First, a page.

The man who helped Abbott into the Liberal leadership, Senator Nick Minchin, is less restrained.
He told Sky News yesterday that Garnaut ''knows nothing about the climate and he's not a climate scientist, and I don't think he has any authority whatsoever. We have stabilised in terms of world temperatures. There is a very powerful natural cycle at work and if anything, we are more likely to see a tendency down in global temperatures rather than up.''
The Coalition's ''people's revolt'' is neatly scooping up both climate sceptics and those who are angry about paying a new tax or about Gillard's broken election promise not to have one.
Jacques Laxale, the organiser of the No Carbon Tax rally in Canberra later this month, said he was attracting support from climate sceptics as well as people who were simply opposed to the tax.
The No Carbon Tax website now hosts climate sceptic blogs, links to climate sceptic websites and an online ''Climate Skeptic Shop'' where people can buy T-shirts, hats and mugs proclaiming they are a ''climate skeptic''.
Abbott has so far run rings around Labor in this debate. That is partly because of the government's own mismanagement but also because the Coalition has kept faith with the sceptics by avoiding any real debate about its position on the science, or on the costs and efficiency of its own plan.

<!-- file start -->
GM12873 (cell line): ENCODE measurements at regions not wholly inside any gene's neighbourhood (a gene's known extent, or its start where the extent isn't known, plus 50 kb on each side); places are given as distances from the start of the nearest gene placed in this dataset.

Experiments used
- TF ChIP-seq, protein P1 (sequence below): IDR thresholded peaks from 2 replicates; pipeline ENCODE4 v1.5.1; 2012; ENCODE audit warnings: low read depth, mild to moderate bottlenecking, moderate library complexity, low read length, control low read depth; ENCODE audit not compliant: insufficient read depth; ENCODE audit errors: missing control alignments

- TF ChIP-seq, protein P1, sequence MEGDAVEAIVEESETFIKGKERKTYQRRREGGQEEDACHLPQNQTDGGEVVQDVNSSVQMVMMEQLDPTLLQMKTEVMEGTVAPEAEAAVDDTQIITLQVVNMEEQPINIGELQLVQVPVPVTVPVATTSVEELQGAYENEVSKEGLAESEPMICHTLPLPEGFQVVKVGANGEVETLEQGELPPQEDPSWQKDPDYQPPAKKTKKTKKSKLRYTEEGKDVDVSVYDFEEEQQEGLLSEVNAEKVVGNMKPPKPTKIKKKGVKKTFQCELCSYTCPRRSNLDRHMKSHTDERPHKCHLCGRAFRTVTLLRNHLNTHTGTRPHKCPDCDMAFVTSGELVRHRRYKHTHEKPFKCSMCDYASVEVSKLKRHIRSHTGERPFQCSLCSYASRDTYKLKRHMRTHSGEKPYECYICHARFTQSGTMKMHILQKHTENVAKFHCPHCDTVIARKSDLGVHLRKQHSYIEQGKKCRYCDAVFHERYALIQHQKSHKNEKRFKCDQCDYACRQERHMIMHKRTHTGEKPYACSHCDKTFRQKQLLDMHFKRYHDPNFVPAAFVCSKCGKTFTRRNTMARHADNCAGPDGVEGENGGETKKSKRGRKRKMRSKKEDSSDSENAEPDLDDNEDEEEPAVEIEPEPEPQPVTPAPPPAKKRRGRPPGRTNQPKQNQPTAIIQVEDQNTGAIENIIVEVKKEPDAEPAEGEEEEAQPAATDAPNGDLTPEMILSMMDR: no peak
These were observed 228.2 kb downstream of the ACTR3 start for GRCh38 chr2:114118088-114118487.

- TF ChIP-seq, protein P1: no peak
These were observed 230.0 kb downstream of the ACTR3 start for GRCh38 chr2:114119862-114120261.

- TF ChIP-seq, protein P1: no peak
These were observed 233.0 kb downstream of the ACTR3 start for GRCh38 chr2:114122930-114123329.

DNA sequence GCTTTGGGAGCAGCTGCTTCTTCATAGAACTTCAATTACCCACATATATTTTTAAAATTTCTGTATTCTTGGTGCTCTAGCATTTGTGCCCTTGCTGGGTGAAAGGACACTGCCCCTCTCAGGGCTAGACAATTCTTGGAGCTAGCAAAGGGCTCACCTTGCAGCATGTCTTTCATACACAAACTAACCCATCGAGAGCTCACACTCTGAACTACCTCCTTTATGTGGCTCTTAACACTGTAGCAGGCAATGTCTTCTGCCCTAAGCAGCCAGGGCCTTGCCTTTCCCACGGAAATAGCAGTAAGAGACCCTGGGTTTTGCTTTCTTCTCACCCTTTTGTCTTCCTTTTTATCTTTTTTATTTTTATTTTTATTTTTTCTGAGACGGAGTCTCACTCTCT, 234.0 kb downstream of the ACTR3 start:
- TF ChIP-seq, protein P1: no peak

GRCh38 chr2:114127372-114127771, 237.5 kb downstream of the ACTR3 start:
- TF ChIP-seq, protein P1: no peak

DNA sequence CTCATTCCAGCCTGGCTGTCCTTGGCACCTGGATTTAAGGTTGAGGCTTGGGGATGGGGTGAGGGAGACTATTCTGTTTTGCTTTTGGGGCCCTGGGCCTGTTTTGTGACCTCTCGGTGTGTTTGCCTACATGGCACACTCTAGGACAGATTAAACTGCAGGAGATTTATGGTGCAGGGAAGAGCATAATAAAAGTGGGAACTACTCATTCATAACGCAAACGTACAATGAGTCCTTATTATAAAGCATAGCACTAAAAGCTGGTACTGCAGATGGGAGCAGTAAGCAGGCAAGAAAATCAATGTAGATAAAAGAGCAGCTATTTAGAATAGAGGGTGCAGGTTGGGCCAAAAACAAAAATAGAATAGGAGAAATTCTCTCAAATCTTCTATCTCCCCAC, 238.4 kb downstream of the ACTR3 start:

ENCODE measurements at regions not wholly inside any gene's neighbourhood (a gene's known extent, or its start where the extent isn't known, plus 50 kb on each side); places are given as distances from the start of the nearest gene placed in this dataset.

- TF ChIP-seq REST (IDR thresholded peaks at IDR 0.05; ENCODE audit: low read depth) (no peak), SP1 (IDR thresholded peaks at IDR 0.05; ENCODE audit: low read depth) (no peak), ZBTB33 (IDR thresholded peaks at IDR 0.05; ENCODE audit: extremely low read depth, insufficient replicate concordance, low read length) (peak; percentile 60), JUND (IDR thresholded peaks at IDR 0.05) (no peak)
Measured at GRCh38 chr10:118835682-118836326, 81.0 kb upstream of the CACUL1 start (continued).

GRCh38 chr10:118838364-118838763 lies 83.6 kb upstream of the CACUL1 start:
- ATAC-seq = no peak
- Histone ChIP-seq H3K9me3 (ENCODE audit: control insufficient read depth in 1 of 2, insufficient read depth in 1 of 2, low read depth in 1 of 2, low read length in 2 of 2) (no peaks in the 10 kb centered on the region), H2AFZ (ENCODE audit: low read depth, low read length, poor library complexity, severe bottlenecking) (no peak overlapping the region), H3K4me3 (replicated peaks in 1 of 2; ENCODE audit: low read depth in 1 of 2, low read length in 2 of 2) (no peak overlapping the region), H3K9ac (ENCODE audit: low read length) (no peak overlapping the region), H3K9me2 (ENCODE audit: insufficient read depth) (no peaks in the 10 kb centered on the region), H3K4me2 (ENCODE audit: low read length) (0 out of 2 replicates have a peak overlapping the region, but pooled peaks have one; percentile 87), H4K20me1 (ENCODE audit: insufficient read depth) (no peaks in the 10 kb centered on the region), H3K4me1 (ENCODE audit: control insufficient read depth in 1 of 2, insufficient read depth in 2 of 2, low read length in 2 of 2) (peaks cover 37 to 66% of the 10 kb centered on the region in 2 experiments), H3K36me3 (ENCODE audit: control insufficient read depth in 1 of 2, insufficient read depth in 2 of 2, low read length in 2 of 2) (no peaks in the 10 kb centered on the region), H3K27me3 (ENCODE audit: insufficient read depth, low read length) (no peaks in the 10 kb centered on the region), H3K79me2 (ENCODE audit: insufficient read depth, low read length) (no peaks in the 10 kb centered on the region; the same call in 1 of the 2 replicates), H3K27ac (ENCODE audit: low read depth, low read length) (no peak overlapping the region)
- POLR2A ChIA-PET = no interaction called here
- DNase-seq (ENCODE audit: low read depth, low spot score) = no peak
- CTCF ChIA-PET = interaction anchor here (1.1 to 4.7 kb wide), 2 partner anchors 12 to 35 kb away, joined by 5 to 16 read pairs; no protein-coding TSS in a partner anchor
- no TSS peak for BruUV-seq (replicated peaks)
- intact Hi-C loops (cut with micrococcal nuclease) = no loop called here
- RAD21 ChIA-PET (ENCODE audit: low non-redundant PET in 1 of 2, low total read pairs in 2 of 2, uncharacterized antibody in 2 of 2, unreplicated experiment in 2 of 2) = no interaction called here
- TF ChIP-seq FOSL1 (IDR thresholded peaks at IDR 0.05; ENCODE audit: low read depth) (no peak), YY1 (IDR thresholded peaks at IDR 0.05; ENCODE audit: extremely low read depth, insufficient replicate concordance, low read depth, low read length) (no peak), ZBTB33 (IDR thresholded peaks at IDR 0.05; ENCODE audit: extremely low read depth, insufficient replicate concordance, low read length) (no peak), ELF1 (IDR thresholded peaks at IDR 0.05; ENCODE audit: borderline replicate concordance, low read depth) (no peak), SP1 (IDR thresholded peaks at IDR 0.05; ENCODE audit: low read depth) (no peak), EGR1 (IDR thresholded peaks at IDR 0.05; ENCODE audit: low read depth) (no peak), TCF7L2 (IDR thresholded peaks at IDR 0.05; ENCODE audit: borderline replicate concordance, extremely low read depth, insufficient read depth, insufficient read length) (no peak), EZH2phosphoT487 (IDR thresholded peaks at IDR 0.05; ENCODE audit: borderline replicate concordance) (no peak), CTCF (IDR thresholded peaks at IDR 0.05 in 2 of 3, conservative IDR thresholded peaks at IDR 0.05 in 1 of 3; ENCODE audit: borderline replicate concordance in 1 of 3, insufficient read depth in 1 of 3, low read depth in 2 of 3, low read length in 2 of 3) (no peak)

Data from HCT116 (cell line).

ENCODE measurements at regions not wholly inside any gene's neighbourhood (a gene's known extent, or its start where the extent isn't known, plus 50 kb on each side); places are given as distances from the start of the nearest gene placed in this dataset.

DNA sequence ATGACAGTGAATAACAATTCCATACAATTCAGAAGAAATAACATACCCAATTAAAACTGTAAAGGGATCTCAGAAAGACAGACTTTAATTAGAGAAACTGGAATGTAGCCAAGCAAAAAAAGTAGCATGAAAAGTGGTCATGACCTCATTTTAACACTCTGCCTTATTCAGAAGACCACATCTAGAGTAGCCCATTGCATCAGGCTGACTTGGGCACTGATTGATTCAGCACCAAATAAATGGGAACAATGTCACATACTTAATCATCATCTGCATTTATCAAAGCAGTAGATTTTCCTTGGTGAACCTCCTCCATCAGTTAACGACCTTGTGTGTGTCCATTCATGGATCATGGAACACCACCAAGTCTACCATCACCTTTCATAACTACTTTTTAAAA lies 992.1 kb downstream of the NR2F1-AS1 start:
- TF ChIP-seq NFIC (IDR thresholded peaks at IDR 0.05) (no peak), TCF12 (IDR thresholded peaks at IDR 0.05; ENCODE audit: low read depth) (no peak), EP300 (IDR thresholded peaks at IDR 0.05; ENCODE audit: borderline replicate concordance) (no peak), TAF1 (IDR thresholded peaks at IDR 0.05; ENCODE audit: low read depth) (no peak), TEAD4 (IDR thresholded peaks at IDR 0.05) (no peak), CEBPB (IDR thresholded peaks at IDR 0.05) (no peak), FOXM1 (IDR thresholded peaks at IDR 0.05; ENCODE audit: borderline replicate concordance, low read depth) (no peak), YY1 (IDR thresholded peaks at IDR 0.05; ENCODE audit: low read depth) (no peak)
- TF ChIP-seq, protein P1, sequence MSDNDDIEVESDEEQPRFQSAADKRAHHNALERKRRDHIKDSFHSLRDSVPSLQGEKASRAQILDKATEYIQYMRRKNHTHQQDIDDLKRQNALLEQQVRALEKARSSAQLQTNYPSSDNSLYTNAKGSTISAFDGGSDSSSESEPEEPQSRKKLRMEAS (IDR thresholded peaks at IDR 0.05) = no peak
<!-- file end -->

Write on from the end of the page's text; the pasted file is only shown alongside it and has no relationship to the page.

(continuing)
If politicians are not sure they accept the problem that climate policy is designed to solve, if that is not the clear starting point for a debate about policy alternatives, the public may well be unconvinced of the need for any greenhouse reduction plan.
Then the inverse relationship may be between how much we talk about something and Parliament's total inability to do anything about it. Which is exactly what a climate sceptic would want.
. Memo to Julia: You don't have a carbon consensus
. Why we need a carbon tax, by the Coalition's environment spokesman